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When do kittens calm down?

post #1 of 14
Thread Starter 
My Maine Coon is seven months old and 90% of the time he's psycho. Sometimes when he just wakes up he's lovey and will let you hold/pet him and will rub up against you. Other than that he runs around like a madman sprinting around the house, runs up to people's (socked) feet and just bites and claws them. And, whenever we go to pet him he turns to bite and attack us. Whenever we try to hold him he squirms and tries to get out of our arms or begins biting our faces!

He's past teething, his adult teeth have been in for a few weeks. He was neutered about two months ago. We also have plenty of toys for him to play with and will play with him ourselves with those toys. Whenever he bits us we yelp and walk away from him, but he hasn't gotten the hint for -months-!

When can we expect him to calm down? And, (I know there's another forum on biting I've been reading it) is there any other recommendations for any of his behavior we can do? Also, will this be his perminant personality? Can we tell?

I want a cat that lounges about, not a psyco man who sprints across the house, full on attacking anything he can get his paws on.
post #2 of 14
Dont try to hold him or pick him up when he is being playful like that.
Also, if you wanted a lounge cat, you should have adopted an adult.

He is going to be playful for a while....both my male cats are 1.5-2yrs and they are very playful. I don't mind it.
post #3 of 14
Maine Coons have the reputation of maturing more slowly than many cats.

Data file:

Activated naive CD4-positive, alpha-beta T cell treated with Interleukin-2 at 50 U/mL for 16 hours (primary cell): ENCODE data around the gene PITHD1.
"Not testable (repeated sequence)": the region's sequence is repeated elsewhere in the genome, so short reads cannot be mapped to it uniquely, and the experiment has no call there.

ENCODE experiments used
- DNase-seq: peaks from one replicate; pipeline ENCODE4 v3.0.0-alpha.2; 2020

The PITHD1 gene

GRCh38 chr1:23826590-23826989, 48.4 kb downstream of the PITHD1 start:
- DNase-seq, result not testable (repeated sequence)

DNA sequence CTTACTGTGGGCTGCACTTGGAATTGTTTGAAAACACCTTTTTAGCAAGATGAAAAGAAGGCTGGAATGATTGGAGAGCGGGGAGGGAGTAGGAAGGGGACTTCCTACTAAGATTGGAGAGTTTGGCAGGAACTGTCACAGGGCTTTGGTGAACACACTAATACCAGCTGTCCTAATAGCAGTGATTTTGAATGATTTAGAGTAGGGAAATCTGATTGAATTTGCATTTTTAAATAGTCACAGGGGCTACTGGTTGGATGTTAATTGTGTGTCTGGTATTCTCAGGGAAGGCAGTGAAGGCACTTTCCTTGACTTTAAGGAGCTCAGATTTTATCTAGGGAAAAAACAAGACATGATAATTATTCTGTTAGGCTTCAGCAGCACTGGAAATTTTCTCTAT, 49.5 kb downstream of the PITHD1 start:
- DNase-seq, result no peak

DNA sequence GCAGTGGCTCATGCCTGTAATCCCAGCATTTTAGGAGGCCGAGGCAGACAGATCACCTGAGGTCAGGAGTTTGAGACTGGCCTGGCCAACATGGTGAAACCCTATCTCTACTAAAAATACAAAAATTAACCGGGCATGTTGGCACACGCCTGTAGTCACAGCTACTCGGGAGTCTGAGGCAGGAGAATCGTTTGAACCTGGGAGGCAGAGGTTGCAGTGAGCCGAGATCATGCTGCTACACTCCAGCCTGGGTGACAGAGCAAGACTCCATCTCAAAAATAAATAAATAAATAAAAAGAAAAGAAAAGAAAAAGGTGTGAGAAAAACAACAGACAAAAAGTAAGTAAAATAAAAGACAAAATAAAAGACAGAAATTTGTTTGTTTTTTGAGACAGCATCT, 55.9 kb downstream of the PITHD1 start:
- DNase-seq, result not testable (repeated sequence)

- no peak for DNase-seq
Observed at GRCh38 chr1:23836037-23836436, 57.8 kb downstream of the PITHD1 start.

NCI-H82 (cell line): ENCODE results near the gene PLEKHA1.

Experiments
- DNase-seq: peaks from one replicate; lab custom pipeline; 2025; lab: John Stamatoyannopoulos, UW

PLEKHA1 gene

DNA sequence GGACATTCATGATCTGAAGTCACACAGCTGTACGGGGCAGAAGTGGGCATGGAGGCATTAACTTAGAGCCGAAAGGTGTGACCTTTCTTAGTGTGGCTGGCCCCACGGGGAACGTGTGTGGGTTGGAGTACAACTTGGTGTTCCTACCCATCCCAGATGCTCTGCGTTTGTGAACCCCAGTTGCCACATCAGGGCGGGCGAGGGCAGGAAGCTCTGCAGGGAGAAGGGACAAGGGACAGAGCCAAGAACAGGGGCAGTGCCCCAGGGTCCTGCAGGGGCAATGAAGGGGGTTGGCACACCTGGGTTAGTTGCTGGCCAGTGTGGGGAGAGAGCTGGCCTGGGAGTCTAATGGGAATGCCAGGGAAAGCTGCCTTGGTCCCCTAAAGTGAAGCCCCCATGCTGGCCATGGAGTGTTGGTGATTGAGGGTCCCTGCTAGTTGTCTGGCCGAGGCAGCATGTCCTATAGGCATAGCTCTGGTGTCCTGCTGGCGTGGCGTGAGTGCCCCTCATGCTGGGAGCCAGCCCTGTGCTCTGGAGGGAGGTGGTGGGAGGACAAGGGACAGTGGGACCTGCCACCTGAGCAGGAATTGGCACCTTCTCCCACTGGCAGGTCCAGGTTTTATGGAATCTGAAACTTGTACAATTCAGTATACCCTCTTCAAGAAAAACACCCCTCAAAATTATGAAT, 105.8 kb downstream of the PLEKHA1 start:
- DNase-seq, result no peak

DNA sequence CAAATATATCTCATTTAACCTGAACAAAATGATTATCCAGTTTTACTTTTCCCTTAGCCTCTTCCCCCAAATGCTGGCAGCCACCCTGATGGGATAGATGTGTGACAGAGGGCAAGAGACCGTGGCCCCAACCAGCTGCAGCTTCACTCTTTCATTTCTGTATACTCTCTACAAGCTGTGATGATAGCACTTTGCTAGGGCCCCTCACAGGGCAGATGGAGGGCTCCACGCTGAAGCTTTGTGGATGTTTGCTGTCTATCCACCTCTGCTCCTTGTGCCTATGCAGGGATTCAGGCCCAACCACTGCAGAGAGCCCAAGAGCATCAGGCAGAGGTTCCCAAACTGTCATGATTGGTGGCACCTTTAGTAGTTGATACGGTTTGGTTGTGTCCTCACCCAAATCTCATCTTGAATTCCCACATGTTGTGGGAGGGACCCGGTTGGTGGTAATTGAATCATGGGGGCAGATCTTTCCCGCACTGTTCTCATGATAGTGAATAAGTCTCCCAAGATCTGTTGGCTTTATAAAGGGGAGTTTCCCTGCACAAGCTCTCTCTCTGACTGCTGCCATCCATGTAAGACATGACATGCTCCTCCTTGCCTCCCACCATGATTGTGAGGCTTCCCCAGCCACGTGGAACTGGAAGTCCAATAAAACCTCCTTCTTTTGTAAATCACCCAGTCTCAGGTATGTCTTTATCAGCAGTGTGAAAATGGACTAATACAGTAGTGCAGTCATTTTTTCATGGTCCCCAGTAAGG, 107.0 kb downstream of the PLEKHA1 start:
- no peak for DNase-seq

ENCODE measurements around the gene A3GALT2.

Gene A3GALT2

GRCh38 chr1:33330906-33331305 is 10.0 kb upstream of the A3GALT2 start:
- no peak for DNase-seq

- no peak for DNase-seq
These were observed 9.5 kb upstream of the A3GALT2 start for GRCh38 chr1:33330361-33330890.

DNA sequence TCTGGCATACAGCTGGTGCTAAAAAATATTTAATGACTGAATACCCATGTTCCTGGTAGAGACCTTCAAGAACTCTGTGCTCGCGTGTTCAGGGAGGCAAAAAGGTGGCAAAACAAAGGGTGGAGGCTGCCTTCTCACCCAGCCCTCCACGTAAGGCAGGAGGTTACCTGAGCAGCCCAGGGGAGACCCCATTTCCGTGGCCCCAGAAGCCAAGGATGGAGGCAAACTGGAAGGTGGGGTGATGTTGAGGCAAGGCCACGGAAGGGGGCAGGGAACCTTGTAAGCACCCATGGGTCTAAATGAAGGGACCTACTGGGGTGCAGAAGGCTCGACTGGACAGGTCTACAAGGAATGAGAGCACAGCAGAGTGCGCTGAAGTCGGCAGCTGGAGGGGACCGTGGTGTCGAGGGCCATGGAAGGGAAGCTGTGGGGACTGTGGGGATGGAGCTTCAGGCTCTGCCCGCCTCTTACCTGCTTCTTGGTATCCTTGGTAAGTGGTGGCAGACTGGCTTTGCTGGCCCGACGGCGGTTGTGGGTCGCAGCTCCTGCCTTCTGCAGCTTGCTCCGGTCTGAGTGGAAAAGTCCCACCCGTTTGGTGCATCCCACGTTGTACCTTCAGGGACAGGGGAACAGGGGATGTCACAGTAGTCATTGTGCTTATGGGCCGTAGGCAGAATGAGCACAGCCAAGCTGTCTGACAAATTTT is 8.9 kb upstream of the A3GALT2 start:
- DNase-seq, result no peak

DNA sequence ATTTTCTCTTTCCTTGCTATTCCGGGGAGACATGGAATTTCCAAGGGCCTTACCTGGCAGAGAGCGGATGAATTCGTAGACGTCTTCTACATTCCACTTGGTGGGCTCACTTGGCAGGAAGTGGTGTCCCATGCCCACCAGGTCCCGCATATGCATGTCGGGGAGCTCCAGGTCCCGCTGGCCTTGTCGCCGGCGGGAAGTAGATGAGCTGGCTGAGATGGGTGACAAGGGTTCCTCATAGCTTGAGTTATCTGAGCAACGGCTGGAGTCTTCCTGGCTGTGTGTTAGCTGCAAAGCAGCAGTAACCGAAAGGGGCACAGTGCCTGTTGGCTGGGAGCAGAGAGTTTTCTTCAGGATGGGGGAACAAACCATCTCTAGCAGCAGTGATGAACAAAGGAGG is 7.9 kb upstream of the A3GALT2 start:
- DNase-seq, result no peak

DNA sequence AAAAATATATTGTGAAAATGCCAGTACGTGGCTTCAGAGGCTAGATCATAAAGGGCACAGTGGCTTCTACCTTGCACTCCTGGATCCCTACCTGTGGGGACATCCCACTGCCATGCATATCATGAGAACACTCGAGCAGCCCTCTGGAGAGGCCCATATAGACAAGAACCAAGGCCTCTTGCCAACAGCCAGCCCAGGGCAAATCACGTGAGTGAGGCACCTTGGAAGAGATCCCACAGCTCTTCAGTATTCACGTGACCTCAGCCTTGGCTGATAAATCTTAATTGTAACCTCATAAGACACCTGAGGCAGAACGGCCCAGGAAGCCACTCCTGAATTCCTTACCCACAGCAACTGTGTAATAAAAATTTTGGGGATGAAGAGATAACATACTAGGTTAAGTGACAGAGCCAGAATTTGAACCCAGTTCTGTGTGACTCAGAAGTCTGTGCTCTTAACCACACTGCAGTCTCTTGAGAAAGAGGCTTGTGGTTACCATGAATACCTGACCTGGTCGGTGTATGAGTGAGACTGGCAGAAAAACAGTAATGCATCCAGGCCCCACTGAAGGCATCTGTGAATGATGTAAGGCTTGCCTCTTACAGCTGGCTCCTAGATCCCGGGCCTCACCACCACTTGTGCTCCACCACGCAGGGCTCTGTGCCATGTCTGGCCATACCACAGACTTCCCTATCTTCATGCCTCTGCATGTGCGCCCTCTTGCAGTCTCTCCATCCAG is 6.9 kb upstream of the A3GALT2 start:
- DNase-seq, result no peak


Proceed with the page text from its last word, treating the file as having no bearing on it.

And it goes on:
Think of it as having 20 years between 13 and 19 for humans. Fun, huh?
post #4 of 14
One of my DSH tabby boys that was orphaned and bottle fed is now 18 months old. He still has his "physco" kitten moments but less often.

Friday I had the cable people out for a problem. I looked down at the cable guys leg to see my cat attached to his leg and PLAYFULLY biting at his pants. The guy just looked down and gave him some scratches.

They do get older and grow out of this adolescent behavior. Much depends on the personality and/or the breed. Not all cats are laid back or lap cats. Very unique individuals.

My thoughts would be to enjoy their antics and keep consistent on how you avoid the biting behavior. When mine were biting I gave them a plastic straw to chew on to replace the behavior of biting inappropriately.

Hang in there.
post #5 of 14
As pointed out, it depends on breed and, of course, the cat itself.

Generally though around a year they start napping a bit more and are more content with some self play (batting mice and balls around the house). Around two they nap even more.

One of the best things for hyperactive cats that need a lot of play is simply to get another cat (or even dog - as some cats do prefer to live with a dog) to help. That may also curb some of the biting as another cat generally won't stand for it. Another option may be, if possible, to provide an outdoor enclosure.
post #6 of 14
Ree Ree was my crazy kitty. He turned two this past January and seems to be calming down significantly. He somewhat calmed after a year but not really until he hit two.